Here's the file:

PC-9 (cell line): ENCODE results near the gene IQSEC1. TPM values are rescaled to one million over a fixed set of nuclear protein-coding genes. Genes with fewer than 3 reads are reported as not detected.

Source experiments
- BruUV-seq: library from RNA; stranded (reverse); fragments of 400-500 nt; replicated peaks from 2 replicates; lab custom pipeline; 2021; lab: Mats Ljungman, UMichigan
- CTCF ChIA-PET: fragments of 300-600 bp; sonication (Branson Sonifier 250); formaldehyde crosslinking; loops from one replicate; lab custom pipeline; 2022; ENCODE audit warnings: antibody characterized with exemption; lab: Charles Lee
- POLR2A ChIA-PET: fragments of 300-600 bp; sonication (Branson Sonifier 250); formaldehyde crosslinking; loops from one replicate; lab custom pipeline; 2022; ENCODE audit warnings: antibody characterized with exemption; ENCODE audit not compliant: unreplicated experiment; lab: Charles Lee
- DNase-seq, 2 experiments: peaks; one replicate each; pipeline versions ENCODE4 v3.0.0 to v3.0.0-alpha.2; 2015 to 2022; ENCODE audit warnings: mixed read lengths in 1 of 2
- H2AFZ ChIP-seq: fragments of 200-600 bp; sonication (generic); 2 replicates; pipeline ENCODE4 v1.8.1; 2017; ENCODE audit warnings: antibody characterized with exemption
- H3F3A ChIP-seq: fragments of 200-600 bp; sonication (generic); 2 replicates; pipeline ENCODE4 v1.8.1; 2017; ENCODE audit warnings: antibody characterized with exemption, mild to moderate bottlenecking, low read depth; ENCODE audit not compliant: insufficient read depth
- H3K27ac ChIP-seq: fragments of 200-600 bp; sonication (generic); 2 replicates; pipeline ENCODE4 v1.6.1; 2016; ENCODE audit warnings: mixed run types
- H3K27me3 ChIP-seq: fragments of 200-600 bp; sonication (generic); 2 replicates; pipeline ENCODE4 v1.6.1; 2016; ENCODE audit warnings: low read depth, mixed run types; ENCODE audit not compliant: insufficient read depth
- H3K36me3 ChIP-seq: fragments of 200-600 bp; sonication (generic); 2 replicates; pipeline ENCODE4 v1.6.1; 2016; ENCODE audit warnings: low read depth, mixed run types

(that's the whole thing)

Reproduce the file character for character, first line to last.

PC-9 (cell line): ENCODE results near the gene IQSEC1. TPM values are rescaled to one million over a fixed set of nuclear protein-coding genes. Genes with fewer than 3 reads are reported as not detected.

Source experiments
- BruUV-seq: library from RNA; stranded (reverse); fragments of 400-500 nt; replicated peaks from 2 replicates; lab custom pipeline; 2021; lab: Mats Ljungman, UMichigan
- CTCF ChIA-PET: fragments of 300-600 bp; sonication (Branson Sonifier 250); formaldehyde crosslinking; loops from one replicate; lab custom pipeline; 2022; ENCODE audit warnings: antibody characterized with exemption; lab: Charles Lee
- POLR2A ChIA-PET: fragments of 300-600 bp; sonication (Branson Sonifier 250); formaldehyde crosslinking; loops from one replicate; lab custom pipeline; 2022; ENCODE audit warnings: antibody characterized with exemption; ENCODE audit not compliant: unreplicated experiment; lab: Charles Lee
- DNase-seq, 2 experiments: peaks; one replicate each; pipeline versions ENCODE4 v3.0.0 to v3.0.0-alpha.2; 2015 to 2022; ENCODE audit warnings: mixed read lengths in 1 of 2
- H2AFZ ChIP-seq: fragments of 200-600 bp; sonication (generic); 2 replicates; pipeline ENCODE4 v1.8.1; 2017; ENCODE audit warnings: antibody characterized with exemption
- H3F3A ChIP-seq: fragments of 200-600 bp; sonication (generic); 2 replicates; pipeline ENCODE4 v1.8.1; 2017; ENCODE audit warnings: antibody characterized with exemption, mild to moderate bottlenecking, low read depth; ENCODE audit not compliant: insufficient read depth
- H3K27ac ChIP-seq: fragments of 200-600 bp; sonication (generic); 2 replicates; pipeline ENCODE4 v1.6.1; 2016; ENCODE audit warnings: mixed run types
- H3K27me3 ChIP-seq: fragments of 200-600 bp; sonication (generic); 2 replicates; pipeline ENCODE4 v1.6.1; 2016; ENCODE audit warnings: low read depth, mixed run types; ENCODE audit not compliant: insufficient read depth
- H3K36me3 ChIP-seq: fragments of 200-600 bp; sonication (generic); 2 replicates; pipeline ENCODE4 v1.6.1; 2016; ENCODE audit warnings: low read depth, mixed run types